Does Size Matter?
When a team is being selected, there are a number of variables in play that help determine which players make the cut. Outside of team oriented factors, each individual is typically selected based on a combination of technical, tactical and physical factors. While psycho emotional elements could also be a consideration, they are commonly harder to assess, take longer to identify and are not well understood by most sport coaches.
In playing levels with multiple birth years (eg. minor hockey levels), many players and parents think that once their child has ‘done their time’ at a lower tier (eg. AA) as a first-year player, the right spot for them to play and progress is at the top tier (eg. AAA) as a second year player. The thought is that this enables the athlete to play with others their own ‘age’ and play with better competition, which is often viewed as the best place to develop. Emerging research; however, leads us to believe that age may just be a number when determining the right level for athletes to play.
In recent years, major youth sporting organizations, such as USA Soccer and UK Soccer, have begun using a tier categorization known as bio-banding. Bio-banding is a technique used to match athletes based on their stage of physical maturation (biological age), rather than by chronological age (number of years past birth). Using non-invasive body measurements, we can get a rough estimate of the stage of development one is in; and thus, their biological age. Rather than clumping all of the 13 year olds, for example, together to make teams, bio-banding places athletes together based on their stage of physical development. To be clear, the level is not determined by the athletes’ height but by their current percentage of predicted adult height. Taller and shorter athletes may still be on the pitch together, but the idea is to get all of the athletes that are approximately 75%, for example, of their full physical maturation at the same level. Click here to check out a physical maturation assessment tool.
The down side of bio-banding is that there is no consideration for technical or tactical competence, it is simply used as a way to organize athletes based on their state of physical maturity. On the flip side, under the current arrangement, the top tier of most sports leagues, especially ages 11-15, is filled with athletes who are more advanced physically at that time. This does not necessarily mean they will end up being bigger, stronger athletes in the future, they may just be ahead of the curve developmentally. Subsequently, the lower tiers end up being a random arrangement of athletes with less skill or those who are less physically mature at that time.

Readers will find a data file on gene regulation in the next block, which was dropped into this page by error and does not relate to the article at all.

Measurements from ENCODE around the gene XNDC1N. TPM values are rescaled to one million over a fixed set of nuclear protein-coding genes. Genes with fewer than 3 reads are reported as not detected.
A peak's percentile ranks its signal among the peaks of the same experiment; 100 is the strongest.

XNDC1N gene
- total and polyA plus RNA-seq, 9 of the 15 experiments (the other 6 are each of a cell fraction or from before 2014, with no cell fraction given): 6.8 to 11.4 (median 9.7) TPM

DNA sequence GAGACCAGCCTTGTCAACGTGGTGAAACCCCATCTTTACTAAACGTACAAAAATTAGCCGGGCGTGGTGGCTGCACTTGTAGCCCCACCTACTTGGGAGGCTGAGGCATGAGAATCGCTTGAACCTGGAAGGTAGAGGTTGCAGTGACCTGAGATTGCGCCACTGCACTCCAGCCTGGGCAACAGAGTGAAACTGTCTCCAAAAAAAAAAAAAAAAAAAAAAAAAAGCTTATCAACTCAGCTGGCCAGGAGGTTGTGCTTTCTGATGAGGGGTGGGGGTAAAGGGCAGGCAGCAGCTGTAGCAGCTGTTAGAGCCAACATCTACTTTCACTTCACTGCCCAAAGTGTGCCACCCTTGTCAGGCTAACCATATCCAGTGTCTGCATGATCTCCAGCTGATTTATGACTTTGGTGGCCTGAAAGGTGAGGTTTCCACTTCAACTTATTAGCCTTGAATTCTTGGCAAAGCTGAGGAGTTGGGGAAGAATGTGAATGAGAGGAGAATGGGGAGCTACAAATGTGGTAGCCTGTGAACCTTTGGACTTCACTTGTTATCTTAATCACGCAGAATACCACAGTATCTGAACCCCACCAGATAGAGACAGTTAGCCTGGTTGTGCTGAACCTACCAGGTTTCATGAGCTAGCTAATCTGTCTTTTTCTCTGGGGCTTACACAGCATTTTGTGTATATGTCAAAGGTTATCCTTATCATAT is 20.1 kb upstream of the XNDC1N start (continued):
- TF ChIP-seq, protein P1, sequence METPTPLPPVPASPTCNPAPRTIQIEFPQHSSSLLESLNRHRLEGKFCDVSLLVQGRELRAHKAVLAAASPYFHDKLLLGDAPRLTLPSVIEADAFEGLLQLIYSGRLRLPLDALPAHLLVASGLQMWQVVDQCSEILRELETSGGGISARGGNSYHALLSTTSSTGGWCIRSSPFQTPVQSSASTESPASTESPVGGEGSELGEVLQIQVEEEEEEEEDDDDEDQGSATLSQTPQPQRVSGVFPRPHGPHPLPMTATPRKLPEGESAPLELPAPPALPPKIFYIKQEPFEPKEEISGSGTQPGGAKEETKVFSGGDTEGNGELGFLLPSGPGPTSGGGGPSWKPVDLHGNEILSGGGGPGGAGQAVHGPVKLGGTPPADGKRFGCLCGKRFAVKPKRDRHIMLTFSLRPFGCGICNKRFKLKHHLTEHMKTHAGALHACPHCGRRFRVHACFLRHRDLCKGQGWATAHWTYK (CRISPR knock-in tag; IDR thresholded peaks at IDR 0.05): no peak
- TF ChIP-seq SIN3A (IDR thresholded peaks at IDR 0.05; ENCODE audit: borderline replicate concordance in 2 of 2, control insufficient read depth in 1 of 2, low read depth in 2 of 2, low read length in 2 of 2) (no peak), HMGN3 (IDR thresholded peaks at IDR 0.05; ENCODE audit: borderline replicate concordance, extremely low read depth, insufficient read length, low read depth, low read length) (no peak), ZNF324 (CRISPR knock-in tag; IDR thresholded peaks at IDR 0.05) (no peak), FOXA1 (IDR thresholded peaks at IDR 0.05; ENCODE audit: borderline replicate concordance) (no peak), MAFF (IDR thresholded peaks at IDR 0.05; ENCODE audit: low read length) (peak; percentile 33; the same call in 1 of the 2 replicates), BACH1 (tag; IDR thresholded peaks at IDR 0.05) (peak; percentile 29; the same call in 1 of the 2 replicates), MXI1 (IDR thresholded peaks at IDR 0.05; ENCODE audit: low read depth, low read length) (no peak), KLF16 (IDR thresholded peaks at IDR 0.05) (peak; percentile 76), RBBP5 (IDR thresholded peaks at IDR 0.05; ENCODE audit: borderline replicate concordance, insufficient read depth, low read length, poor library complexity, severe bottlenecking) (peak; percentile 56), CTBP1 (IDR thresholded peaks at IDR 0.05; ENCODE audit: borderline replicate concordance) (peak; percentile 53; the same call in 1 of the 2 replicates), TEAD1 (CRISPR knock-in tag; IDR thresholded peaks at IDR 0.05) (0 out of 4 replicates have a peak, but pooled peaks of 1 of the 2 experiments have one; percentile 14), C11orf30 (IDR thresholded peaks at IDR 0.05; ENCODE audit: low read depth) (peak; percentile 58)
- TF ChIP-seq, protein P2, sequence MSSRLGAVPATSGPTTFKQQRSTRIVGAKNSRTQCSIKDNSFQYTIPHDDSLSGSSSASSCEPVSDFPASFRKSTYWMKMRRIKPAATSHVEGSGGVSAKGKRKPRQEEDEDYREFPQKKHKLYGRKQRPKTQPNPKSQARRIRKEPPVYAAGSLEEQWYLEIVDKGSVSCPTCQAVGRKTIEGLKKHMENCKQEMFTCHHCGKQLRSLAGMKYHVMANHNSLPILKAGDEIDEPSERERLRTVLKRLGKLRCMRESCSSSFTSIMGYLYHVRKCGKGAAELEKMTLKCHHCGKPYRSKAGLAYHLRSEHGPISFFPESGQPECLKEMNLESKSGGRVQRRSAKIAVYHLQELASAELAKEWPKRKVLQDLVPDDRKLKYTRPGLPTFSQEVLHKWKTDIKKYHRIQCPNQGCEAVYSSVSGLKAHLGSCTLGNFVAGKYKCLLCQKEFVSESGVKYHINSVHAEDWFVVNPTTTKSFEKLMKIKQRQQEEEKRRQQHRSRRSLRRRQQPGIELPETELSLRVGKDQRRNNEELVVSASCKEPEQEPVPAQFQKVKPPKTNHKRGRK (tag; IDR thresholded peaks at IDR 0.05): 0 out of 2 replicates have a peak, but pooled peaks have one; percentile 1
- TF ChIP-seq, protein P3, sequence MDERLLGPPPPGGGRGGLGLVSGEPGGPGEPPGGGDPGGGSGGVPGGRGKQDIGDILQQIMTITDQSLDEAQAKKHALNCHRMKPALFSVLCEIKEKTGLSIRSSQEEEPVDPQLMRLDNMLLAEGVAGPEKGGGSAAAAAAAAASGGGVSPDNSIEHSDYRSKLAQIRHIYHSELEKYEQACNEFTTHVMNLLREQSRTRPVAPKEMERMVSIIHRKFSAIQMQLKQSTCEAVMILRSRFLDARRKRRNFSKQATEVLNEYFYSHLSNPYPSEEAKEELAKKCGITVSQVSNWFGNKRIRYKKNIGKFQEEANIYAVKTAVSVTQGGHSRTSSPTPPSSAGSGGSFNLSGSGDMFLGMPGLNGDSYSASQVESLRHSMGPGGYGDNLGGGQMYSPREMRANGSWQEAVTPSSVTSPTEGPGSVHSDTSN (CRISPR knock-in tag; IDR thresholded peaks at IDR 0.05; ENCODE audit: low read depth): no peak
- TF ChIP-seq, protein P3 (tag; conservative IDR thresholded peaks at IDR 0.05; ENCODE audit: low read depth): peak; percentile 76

So what’s the point? The point is that physical maturity status is a relevant variable when determining the appropriate level an athlete should be playing. Playing at the top tier is not always the best bet for every kid. If a coach says your kid is too small to play at the next level, they may have chosen poor words but they may also be onto something if your son or daughter is late to the physical development party. In the interest of development, we do not want young athletes playing at a level where there is a major skill discrepancy, but we also do not want a major physical development discrepancy, especially when we are talking about athletes who have not yet entered puberty.
If an athlete has an average skill set and is late with their physical development, chances are playing at the top level of their age class is not the right place for them at that time. This does not mean they will not be a top tier player at some point in time, but rushing the process does not serve them any purpose. There is a reason why only ~35% of players on WHL rosters were drafted in the WHL draft. It’s not because the scouts do not know what to look for, it’s because they do not know what they are looking at. The draft happens when many of the players being selected are just beginning puberty. How could you possibly know what a 14-year old, pre-pubescent kid is going to look and play like when they’re 17, 18 or 19?
For young athletes, and their parents, keeping one’s state of physical maturity in perspective is of great importance. There is no shortcut to the top and sometimes those who grow slower need to be patient with their development. The last thing we want to do to our youth athletes is train them to be bench players, unnecessarily expose them to injury, or damage their self-esteem because they are constantly playing over their head.
Buchheit, M., & Mendez-Villanueva, A. (2014). Effects of age, maturity and body dimensions on match running performance in highly trained under-15 soccer players. Journal of Sports Science, 32(13), 1271-1278.
Malina, R. M., Cumming, S. P., Rogol, A. D., Coelho-e-Silva, M. J., Figueirodo, A. J., Konarski, J. M., & Koziel, S. M. (2019) Bio-banding in youth sports: Background, concept, and application. Sport Medicine, 49(774), doi:10.1007/s40279-019-01166-x
Ross is an exercise and sport enthusiast who is passionate about human performance and development. He has been in the athlete development field for the past 14 years. Ross holds an MSc Kinesiology from AT Still University and a BSc Kinesiology from Dalhousie University.